Thompson AK, Stein RB. Short-term effects of functional electrical stimulation on motor-evoked potentials in ankle flexor and extensor muscles. Exp Brain Res. 2004;159:491–500.
Khaslavskaia S, Sinkjaer T. Motor cortex excitability following repetitive electrical stimulation of the common peroneal nerve depends on the voluntary drive. Exp Brain Res. 2005;162:497–502.
Yamaguchi T, Sugawara K, Tanaka S, Yoshida N, Saito K, Tanabe S, Muraoka Y, Liu M. Real-time changes in corticospinal excitability during voluntary contraction with concurrent electrical stimulation. PLoS One. 2012;7:e46122.
Lohse KR, Sherwood DE, Healy AF. How changing the focus of attention affects performance, kinematics, and electromyography in dart throwing. Hum Mov Sci. 2010;29:542–55.
Wulf G. Attentional focus and motor learning: a review of 15 years. Int Rev Sport Exerc Psychol. 2013;6:77–104.
Snyder-Mackler L, Ladin Z, Schepsis AA, Young J. Electrical stimulation of the thigh muscles after reconstruction of the anterior cruciate ligament. Effects of electrically elicited contraction of the quadriceps femoris and hamstring muscles on gait and on strength of the thigh muscles. J Bone Joint Surg Am. 1991;73:1025–36.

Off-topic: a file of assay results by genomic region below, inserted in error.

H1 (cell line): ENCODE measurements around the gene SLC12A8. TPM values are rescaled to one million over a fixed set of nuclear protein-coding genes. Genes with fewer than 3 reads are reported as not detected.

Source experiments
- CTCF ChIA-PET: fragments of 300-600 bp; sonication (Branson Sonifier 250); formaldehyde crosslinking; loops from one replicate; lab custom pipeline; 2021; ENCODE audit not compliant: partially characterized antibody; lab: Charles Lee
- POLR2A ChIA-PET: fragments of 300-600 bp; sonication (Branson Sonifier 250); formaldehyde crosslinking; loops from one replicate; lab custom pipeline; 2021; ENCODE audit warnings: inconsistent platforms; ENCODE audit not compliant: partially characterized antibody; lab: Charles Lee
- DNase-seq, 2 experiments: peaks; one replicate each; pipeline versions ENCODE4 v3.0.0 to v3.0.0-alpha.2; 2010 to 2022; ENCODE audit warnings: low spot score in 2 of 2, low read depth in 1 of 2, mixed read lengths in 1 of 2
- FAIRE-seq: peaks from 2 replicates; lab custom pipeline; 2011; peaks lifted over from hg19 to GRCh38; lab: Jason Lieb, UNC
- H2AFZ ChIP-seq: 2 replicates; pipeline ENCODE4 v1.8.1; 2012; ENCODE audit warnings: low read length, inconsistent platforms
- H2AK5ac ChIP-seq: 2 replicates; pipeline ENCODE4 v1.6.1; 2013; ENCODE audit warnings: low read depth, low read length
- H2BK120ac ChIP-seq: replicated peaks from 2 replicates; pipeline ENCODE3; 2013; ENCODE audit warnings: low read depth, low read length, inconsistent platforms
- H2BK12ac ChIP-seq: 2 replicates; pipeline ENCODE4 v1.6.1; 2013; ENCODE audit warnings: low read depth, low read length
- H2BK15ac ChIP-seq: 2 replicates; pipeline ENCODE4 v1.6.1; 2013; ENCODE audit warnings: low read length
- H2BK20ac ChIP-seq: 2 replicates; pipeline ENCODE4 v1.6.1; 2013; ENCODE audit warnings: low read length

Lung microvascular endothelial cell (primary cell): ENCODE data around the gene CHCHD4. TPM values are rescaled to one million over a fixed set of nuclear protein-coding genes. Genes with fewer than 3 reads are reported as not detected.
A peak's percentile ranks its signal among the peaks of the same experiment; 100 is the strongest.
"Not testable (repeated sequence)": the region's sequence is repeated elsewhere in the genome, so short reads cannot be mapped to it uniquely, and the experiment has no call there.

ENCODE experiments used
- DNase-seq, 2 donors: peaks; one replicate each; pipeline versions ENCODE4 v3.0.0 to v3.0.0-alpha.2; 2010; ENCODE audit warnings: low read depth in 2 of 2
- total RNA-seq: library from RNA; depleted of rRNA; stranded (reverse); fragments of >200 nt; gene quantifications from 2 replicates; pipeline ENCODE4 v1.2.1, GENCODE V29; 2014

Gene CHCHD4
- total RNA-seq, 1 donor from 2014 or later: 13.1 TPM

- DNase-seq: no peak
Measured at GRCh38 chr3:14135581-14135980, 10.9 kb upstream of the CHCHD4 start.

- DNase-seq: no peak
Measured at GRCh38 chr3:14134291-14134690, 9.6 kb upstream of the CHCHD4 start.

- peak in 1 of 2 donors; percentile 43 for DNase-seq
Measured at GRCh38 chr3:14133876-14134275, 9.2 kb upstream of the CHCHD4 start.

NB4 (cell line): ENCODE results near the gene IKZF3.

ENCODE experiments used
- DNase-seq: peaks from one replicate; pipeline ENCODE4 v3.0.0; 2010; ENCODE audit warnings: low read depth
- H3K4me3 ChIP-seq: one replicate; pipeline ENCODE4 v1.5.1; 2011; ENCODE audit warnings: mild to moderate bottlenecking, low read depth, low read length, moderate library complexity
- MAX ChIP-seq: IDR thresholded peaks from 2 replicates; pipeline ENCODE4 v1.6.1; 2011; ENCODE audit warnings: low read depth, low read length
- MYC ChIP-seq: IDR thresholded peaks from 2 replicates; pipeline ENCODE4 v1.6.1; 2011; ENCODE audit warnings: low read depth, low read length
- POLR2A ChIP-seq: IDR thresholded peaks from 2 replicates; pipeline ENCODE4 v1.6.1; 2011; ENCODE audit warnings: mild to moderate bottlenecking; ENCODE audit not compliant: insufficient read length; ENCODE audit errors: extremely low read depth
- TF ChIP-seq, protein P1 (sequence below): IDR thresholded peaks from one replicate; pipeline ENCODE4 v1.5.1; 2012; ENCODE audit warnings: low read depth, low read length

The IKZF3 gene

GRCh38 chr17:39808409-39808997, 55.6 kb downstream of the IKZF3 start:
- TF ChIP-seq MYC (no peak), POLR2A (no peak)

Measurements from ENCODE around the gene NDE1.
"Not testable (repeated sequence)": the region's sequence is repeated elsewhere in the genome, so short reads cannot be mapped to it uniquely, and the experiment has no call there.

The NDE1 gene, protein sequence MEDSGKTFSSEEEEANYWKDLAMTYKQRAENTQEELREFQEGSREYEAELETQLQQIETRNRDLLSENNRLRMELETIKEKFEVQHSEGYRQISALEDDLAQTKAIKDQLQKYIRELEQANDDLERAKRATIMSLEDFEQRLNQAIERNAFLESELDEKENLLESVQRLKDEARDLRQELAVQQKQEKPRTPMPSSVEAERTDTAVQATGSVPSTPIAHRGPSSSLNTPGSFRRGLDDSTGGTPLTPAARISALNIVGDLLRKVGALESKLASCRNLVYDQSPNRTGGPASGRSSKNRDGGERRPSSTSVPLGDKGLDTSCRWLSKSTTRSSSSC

Fitzgerald GK, Piva SR, Irrgang JJ. A modified neuromuscular electrical stimulation protocol for quadriceps strength training following anterior cruciate ligament reconstruction. J Orthop Sports Phys Ther. 2003;33:492–501.
Delitto A, Rose SJ, McKowen JM, Lehman RC, Thomas JA, Shively RA. Electrical stimulation versus voluntary exercise in strengthening thigh musculature after anterior cruciate ligament surgery. Phys Ther. 1988;68:660–3.
McVey ED, Palmieri RM, Docherty CL, Zinder SM, Ingersoll CD. Arthrogenic muscle inhibition in the leg muscles of subjects exhibiting functional ankle instability. Foot & ankle international. 2005;26:1055–61.
The authors would like to thank the patients for participating in the study.
Ariel University internal funding.
Ethics approval and consent to participate
The study was approved by the Israel Defense Force Medical Corps Ethics Review Board (approval number IDF-1602-2015, 5/Jan/2016).
Consent for publication
Written informed consent for publication was obtained from the participants involved in the study.
The authors declare that they have no competing interests.
Springer Nature remains neutral with regard to jurisdictional claims in published maps and institutional affiliations.